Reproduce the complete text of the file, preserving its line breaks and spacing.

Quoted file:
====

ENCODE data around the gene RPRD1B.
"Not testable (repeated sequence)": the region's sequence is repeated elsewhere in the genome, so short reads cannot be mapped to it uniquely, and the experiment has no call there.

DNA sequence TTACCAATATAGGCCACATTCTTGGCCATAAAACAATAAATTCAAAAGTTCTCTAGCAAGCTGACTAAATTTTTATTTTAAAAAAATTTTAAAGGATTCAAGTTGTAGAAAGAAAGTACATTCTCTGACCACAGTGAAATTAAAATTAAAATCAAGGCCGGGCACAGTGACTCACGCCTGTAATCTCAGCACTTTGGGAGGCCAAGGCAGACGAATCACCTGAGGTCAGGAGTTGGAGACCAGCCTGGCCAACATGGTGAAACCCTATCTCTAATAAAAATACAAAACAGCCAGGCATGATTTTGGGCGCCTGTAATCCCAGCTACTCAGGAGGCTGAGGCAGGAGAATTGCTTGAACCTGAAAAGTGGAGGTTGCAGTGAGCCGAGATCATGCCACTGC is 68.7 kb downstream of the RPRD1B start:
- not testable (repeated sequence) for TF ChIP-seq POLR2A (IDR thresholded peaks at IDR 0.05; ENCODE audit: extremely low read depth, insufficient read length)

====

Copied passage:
ENCODE data around the gene RPRD1B.
"Not testable (repeated sequence)": the region's sequence is repeated elsewhere in the genome, so short reads cannot be mapped to it uniquely, and the experiment has no call there.

DNA sequence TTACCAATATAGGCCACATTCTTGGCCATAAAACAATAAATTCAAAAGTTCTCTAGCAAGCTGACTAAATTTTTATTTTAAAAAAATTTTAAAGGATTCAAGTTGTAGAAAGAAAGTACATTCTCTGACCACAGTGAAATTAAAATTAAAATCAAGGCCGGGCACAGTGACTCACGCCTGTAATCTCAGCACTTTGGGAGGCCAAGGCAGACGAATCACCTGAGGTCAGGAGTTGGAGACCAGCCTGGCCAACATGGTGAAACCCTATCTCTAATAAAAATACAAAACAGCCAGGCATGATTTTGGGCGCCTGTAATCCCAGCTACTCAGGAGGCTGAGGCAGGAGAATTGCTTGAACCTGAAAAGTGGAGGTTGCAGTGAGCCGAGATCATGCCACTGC is 68.7 kb downstream of the RPRD1B start:
- not testable (repeated sequence) for TF ChIP-seq POLR2A (IDR thresholded peaks at IDR 0.05; ENCODE audit: extremely low read depth, insufficient read length)